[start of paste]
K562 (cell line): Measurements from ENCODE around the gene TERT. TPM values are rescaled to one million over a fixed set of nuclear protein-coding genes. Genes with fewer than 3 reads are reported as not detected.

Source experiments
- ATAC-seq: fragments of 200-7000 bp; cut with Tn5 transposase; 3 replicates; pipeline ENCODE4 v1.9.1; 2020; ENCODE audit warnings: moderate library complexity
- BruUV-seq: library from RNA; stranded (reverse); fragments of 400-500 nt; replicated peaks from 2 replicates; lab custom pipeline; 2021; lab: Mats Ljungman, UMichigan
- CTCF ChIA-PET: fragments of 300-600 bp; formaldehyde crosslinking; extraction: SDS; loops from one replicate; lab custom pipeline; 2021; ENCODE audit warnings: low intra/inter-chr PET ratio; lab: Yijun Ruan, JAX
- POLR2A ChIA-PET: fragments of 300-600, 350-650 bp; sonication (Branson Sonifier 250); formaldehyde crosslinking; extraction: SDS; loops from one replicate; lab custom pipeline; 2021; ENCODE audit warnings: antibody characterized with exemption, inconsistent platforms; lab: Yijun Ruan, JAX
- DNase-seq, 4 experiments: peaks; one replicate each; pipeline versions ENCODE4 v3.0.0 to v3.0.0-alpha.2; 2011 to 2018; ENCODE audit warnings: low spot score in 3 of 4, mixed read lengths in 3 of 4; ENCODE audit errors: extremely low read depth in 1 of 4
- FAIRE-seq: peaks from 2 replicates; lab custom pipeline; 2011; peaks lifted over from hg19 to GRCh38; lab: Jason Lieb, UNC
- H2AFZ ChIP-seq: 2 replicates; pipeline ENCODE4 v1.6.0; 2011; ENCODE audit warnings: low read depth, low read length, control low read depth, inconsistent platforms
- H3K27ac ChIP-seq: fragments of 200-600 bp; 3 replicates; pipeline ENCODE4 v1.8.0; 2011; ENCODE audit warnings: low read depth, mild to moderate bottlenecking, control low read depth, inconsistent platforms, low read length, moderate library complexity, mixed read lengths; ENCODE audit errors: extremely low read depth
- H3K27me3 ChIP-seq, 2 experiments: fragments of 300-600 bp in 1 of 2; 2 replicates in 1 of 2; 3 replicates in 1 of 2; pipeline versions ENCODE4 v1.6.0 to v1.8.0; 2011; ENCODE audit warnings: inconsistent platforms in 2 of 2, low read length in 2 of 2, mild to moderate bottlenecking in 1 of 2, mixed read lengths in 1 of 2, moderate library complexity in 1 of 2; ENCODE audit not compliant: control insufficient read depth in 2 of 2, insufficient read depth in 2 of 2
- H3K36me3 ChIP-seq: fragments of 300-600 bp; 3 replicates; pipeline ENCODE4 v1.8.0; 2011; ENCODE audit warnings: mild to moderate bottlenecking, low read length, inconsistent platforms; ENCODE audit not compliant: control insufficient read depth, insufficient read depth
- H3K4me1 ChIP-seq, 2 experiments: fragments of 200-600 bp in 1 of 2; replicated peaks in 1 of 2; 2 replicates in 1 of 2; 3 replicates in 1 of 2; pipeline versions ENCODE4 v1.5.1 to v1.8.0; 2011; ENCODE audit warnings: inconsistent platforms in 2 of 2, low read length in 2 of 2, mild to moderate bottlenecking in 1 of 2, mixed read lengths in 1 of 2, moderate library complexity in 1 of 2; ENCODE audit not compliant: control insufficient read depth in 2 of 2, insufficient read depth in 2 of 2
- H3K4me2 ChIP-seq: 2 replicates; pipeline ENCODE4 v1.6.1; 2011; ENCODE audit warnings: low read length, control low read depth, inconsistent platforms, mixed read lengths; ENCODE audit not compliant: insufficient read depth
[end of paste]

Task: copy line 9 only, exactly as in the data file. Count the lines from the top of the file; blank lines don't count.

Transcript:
- H2AFZ ChIP-seq: 2 replicates; pipeline ENCODE4 v1.6.0; 2011; ENCODE audit warnings: low read depth, low read length, control low read depth, inconsistent platforms